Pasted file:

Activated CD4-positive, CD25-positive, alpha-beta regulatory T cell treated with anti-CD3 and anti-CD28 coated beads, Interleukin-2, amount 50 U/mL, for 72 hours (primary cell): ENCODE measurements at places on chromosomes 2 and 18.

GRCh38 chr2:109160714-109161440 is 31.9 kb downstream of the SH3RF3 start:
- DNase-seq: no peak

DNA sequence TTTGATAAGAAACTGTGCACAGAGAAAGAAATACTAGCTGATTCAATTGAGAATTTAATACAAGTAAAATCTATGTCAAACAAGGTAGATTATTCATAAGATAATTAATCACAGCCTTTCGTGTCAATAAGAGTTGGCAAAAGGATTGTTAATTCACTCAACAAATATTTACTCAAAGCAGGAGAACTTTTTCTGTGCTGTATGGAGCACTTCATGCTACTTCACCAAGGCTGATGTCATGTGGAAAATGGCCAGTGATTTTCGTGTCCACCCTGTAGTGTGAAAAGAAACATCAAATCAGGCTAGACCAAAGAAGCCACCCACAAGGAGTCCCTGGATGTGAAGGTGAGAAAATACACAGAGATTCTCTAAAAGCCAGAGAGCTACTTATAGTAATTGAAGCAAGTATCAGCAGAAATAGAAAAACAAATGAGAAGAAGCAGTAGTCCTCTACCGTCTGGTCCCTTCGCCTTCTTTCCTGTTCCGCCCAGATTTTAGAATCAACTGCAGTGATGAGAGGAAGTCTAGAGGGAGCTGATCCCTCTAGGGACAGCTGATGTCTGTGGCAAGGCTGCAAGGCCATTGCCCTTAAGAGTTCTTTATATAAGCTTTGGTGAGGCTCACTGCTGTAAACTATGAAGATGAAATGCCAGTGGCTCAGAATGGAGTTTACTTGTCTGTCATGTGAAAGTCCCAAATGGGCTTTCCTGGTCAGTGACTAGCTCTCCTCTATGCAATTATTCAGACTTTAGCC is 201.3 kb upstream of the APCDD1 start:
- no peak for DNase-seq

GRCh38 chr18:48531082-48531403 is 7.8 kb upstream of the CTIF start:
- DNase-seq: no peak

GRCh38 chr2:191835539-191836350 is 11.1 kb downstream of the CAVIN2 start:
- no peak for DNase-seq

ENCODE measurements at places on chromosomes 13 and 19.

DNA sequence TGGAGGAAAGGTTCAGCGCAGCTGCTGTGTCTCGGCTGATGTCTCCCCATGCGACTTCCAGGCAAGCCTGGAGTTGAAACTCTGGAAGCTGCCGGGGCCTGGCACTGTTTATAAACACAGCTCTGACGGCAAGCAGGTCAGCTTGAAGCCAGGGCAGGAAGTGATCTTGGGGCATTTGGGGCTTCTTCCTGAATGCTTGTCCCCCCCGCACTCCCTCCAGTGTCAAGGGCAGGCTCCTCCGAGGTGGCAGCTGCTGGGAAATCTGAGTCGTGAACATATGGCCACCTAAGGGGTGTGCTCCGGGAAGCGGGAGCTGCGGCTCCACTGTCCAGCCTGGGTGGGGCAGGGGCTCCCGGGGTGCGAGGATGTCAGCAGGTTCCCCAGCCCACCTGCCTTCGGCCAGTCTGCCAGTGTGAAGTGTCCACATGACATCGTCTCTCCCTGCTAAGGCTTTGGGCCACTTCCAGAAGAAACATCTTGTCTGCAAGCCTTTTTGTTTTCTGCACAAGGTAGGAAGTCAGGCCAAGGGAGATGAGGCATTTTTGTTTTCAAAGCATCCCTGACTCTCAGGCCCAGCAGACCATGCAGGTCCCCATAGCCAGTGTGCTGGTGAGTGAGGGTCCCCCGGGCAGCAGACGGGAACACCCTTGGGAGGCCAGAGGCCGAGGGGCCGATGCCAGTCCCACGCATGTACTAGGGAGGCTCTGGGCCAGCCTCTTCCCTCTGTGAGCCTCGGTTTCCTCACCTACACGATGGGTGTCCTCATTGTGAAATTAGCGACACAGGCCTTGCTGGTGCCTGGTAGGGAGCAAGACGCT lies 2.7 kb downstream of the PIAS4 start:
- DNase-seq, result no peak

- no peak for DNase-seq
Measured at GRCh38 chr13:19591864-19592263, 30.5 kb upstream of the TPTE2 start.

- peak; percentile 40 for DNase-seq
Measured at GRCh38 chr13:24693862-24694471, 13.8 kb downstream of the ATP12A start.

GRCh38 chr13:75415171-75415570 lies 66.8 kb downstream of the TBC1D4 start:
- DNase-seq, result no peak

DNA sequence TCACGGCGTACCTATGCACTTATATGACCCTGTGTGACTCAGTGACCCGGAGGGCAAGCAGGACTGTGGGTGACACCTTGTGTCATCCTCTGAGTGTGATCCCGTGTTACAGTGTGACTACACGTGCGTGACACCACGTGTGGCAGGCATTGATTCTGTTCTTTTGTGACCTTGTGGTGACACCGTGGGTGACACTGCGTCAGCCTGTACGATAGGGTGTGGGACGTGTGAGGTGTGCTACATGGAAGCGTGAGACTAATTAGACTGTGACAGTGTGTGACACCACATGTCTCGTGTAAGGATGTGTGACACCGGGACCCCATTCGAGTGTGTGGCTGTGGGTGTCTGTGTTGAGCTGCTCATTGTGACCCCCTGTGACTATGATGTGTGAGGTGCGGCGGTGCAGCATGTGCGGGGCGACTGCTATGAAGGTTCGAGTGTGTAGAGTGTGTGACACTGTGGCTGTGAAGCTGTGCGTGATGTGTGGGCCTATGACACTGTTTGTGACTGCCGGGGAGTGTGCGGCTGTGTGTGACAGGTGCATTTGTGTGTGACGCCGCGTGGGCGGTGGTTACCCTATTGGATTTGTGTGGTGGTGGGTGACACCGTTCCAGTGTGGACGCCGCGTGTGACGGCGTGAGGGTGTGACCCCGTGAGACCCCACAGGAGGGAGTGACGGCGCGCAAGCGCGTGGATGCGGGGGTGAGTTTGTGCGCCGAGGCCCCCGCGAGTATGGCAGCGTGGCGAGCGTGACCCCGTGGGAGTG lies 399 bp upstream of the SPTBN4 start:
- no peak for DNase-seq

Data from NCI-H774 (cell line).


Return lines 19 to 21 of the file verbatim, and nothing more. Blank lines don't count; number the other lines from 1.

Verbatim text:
DNA sequence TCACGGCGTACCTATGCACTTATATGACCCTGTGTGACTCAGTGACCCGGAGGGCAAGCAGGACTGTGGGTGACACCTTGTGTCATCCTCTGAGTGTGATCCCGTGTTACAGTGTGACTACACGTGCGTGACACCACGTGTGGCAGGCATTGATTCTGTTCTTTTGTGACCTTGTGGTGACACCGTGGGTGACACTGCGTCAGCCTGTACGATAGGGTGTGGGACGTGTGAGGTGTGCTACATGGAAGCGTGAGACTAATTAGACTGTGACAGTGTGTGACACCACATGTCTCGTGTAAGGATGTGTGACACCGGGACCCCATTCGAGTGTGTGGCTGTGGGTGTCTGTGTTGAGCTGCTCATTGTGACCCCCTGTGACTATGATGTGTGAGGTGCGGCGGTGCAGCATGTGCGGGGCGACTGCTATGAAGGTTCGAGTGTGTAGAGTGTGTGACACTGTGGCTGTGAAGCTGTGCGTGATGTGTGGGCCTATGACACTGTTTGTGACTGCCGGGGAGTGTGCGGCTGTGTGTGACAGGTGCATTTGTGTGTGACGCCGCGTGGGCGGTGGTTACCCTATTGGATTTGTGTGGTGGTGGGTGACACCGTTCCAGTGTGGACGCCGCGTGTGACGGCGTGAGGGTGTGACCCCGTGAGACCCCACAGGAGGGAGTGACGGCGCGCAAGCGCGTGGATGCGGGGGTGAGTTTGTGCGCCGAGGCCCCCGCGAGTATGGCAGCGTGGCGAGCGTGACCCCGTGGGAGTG lies 399 bp upstream of the SPTBN4 start:
- no peak for DNase-seq

Data from NCI-H774 (cell line).